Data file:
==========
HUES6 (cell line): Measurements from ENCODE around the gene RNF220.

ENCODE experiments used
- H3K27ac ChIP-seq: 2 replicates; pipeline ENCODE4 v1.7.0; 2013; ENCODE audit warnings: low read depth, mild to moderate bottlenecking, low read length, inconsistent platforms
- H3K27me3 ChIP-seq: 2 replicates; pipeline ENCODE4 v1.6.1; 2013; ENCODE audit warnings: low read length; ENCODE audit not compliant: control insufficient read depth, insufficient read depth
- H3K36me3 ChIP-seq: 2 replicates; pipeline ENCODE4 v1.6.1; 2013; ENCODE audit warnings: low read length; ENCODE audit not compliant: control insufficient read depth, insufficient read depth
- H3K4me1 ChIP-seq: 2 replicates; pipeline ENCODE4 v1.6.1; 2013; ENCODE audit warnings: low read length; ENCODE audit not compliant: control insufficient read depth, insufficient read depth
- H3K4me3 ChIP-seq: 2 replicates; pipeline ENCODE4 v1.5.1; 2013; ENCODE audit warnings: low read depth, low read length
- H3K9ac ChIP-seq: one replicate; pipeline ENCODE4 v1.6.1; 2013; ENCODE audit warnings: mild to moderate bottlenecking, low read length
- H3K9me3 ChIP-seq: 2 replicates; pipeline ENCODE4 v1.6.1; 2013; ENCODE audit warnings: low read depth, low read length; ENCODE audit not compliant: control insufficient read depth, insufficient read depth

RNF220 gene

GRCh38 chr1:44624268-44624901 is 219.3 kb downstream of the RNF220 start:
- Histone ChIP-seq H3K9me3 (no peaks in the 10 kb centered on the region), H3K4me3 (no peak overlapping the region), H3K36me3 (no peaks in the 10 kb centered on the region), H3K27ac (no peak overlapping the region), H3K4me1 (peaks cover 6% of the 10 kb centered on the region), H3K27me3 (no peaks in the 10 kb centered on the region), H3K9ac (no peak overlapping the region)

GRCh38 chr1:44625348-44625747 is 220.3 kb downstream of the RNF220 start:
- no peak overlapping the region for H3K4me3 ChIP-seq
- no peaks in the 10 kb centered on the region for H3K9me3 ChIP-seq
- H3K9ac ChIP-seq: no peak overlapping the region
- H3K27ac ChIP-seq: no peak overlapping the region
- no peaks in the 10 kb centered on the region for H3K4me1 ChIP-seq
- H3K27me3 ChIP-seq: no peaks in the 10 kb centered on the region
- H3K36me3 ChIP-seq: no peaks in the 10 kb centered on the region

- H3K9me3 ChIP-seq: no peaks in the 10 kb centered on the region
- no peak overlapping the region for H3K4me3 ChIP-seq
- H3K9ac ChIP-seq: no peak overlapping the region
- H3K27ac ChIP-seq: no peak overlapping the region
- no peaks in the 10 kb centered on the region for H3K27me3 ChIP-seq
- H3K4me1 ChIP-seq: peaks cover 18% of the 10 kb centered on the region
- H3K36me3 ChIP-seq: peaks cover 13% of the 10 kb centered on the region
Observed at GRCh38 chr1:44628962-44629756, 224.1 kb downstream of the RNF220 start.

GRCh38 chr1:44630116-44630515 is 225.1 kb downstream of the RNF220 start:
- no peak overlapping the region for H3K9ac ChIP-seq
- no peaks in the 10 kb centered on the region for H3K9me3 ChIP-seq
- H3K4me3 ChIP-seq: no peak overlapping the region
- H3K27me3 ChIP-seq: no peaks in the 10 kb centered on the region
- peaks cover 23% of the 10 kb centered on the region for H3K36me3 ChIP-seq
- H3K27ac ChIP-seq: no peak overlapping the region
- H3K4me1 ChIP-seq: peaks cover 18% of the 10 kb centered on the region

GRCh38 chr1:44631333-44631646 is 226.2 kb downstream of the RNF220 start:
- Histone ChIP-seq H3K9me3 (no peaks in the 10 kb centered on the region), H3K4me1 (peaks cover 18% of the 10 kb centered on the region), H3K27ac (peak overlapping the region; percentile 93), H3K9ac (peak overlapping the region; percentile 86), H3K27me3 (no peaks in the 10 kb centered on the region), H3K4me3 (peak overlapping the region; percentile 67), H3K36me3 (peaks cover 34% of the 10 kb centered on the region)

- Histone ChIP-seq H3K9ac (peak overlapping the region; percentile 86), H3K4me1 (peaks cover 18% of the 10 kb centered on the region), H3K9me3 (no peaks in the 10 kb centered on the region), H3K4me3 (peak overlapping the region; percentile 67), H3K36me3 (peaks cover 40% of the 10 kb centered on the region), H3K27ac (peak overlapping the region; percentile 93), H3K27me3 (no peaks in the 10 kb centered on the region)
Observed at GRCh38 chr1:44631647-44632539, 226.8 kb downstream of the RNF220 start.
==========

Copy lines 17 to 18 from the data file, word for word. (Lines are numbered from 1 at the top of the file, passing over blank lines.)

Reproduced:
- H3K27ac ChIP-seq: no peak overlapping the region
- no peaks in the 10 kb centered on the region for H3K4me1 ChIP-seq